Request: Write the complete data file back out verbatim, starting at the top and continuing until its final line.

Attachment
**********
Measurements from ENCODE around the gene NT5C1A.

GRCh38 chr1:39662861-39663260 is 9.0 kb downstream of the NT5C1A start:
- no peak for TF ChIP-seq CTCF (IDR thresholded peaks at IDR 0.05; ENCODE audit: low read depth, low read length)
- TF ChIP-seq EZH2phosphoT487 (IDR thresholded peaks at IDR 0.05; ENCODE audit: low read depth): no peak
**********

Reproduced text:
Measurements from ENCODE around the gene NT5C1A.

GRCh38 chr1:39662861-39663260 is 9.0 kb downstream of the NT5C1A start:
- no peak for TF ChIP-seq CTCF (IDR thresholded peaks at IDR 0.05; ENCODE audit: low read depth, low read length)
- TF ChIP-seq EZH2phosphoT487 (IDR thresholded peaks at IDR 0.05; ENCODE audit: low read depth): no peak